I try not to gripe on my blog, but when something seems so wrong, it’s hard to stay silent.
Yesterday when I was walking around downtown Chicago I overheard conversations in Mandarin not once, but twice in 20 minutes. And I wasn’t even in Chinatown.
So my issue is this. My suburban school district is surrounded by districts that teach Mandarin. But mine doesn’t. I knew this when we moved here four years ago, but the resistance to bring in Mandarin has been baffling. And frankly quite troubling.
What’s the problem? Is it that parents and administrators don’t see the need? Or is it that they don’t like change? Or could it be that China is scary and different?
I’m not sure exactly. But I do know that my children and their peers will lose out if they don’t have the skills it takes to make a living. Jobs are tough to come by now. I can’t imagine what it’ll be like in 10 years.
But 20 years ago I could imagine that Mandarin would burst onto the global scene as the language to know. The former Mayor of Chicago understood the importance of learning Mandarin and brought it into the Chicago Public Schools five years ago. And as I mentioned above, the suburban school districts that surround mine all teach Mandarin in high school. So to my district I ask: what gives?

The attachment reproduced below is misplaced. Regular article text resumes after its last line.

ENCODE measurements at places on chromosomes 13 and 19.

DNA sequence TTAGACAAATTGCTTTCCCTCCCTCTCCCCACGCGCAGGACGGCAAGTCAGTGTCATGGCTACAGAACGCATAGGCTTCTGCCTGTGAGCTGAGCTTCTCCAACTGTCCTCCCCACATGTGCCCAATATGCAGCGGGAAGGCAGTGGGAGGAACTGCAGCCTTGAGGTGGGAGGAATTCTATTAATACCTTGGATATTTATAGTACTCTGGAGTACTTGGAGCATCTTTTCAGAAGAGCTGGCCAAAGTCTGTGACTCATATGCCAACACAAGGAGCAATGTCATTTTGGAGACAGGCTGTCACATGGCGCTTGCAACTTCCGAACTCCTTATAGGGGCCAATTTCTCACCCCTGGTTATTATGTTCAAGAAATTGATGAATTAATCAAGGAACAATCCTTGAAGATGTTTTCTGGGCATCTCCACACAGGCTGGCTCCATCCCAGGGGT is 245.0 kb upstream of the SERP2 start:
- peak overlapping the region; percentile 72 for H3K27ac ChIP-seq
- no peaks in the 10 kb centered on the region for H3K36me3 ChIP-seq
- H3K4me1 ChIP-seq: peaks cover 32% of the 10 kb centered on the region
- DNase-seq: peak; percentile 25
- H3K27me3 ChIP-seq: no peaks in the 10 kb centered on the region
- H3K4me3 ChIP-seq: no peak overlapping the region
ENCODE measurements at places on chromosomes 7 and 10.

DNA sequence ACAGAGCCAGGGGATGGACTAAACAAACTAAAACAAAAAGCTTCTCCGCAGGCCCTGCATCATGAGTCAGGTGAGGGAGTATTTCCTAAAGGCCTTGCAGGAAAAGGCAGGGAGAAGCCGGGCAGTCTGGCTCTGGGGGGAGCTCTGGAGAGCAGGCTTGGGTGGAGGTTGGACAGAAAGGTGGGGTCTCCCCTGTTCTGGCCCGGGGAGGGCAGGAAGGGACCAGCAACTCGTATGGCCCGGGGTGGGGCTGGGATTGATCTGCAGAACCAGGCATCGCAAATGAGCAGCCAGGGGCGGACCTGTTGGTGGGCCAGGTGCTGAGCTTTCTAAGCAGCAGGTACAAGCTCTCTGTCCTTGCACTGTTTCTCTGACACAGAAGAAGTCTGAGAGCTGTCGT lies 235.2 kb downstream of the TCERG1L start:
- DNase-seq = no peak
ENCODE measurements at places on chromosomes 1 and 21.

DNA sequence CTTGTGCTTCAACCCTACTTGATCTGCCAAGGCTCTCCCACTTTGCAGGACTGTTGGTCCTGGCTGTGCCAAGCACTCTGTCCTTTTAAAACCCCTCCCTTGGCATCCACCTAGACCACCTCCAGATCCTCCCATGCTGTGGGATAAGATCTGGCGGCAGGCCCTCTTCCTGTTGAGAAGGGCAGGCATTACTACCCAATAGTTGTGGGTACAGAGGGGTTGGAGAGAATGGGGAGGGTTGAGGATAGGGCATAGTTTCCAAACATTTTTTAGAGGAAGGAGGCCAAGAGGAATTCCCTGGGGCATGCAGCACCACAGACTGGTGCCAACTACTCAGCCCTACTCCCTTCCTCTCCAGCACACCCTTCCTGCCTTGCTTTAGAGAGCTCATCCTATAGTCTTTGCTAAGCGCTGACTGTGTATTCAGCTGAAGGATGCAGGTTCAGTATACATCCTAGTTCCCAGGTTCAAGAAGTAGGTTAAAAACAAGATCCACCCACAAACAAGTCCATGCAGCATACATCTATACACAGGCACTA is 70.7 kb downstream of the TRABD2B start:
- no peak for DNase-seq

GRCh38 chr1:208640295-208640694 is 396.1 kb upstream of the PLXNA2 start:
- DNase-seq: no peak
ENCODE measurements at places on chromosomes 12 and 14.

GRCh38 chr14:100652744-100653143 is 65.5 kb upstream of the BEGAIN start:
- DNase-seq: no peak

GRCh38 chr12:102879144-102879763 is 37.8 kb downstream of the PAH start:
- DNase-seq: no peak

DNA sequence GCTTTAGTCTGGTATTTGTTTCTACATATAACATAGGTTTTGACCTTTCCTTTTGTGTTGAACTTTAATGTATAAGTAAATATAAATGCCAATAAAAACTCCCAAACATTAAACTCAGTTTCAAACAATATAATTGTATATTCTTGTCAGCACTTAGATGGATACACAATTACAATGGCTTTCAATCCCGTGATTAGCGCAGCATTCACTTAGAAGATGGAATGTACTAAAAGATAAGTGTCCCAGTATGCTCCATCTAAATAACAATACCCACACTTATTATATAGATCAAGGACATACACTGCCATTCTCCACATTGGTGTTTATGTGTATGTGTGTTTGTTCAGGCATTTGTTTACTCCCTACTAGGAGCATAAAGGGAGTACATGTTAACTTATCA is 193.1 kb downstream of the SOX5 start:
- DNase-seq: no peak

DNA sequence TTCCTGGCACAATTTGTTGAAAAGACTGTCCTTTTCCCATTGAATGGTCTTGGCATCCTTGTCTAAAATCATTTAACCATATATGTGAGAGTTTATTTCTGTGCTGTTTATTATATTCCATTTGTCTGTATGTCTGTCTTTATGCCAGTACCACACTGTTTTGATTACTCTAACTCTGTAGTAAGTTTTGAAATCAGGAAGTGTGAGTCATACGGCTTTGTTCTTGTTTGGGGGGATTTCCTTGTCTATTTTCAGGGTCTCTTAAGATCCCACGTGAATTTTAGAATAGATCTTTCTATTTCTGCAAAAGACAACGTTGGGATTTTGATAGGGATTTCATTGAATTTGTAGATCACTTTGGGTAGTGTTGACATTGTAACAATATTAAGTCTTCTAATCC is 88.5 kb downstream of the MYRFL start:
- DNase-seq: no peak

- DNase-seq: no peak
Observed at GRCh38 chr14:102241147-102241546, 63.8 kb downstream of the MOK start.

I can even picture in the years to come how regional dialects might be useful to know in certain industries. While Mandarin is the unifying language in China, it’s not most people’s mother tongue. If someone does business in Fujian or Sichuan, the local dialects of cities there might come in handy as well as Mandarin. It could make the difference between getting the deal and going home empty.
Just today I was sitting at lunch with a friend when a family entered the restaurant speaking Cantonese. I actually understood the simple sentence the daughter spoke to her parents. That rocked my world.